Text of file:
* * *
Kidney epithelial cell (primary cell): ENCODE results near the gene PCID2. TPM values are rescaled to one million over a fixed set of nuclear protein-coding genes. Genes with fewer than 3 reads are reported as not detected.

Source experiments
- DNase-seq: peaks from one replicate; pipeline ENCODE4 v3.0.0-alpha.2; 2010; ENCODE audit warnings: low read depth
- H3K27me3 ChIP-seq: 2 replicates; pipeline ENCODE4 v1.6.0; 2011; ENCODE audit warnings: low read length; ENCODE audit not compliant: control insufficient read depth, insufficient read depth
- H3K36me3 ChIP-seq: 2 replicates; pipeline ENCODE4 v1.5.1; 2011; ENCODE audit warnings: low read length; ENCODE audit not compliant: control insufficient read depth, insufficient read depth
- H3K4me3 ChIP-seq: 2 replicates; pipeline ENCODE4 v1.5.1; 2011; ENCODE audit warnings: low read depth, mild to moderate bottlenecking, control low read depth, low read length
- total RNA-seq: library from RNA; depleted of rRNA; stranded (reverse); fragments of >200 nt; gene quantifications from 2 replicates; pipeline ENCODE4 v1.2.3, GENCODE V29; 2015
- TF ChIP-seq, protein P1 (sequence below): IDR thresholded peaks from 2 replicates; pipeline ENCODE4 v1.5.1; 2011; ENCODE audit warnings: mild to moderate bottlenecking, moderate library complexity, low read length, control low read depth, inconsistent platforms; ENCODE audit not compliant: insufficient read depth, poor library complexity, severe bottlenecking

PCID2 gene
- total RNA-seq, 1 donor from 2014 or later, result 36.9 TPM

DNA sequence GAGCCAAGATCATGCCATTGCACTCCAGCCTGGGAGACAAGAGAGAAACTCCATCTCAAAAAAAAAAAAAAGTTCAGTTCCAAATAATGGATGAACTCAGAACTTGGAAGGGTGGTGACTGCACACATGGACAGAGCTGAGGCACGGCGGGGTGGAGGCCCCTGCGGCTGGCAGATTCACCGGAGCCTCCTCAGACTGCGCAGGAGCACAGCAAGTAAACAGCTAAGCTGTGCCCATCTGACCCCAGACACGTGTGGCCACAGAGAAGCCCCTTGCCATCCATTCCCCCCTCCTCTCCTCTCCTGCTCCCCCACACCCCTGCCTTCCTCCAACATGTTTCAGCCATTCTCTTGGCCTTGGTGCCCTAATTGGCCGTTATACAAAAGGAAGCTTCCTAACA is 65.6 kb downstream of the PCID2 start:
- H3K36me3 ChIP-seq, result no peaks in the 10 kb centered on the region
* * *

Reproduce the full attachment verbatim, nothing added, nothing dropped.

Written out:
Kidney epithelial cell (primary cell): ENCODE results near the gene PCID2. TPM values are rescaled to one million over a fixed set of nuclear protein-coding genes. Genes with fewer than 3 reads are reported as not detected.

Source experiments
- DNase-seq: peaks from one replicate; pipeline ENCODE4 v3.0.0-alpha.2; 2010; ENCODE audit warnings: low read depth
- H3K27me3 ChIP-seq: 2 replicates; pipeline ENCODE4 v1.6.0; 2011; ENCODE audit warnings: low read length; ENCODE audit not compliant: control insufficient read depth, insufficient read depth
- H3K36me3 ChIP-seq: 2 replicates; pipeline ENCODE4 v1.5.1; 2011; ENCODE audit warnings: low read length; ENCODE audit not compliant: control insufficient read depth, insufficient read depth
- H3K4me3 ChIP-seq: 2 replicates; pipeline ENCODE4 v1.5.1; 2011; ENCODE audit warnings: low read depth, mild to moderate bottlenecking, control low read depth, low read length
- total RNA-seq: library from RNA; depleted of rRNA; stranded (reverse); fragments of >200 nt; gene quantifications from 2 replicates; pipeline ENCODE4 v1.2.3, GENCODE V29; 2015
- TF ChIP-seq, protein P1 (sequence below): IDR thresholded peaks from 2 replicates; pipeline ENCODE4 v1.5.1; 2011; ENCODE audit warnings: mild to moderate bottlenecking, moderate library complexity, low read length, control low read depth, inconsistent platforms; ENCODE audit not compliant: insufficient read depth, poor library complexity, severe bottlenecking

PCID2 gene
- total RNA-seq, 1 donor from 2014 or later, result 36.9 TPM

DNA sequence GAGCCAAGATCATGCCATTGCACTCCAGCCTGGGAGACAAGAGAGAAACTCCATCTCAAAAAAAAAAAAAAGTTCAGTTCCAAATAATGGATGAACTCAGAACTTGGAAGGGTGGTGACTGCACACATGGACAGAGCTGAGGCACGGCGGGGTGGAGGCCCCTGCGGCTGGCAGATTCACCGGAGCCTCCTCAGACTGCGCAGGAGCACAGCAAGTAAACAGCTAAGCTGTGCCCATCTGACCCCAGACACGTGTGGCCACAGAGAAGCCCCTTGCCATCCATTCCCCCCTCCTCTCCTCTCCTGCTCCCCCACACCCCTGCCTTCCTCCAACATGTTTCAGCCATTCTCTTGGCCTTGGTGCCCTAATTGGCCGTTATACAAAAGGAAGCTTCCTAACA is 65.6 kb downstream of the PCID2 start:
- H3K36me3 ChIP-seq, result no peaks in the 10 kb centered on the region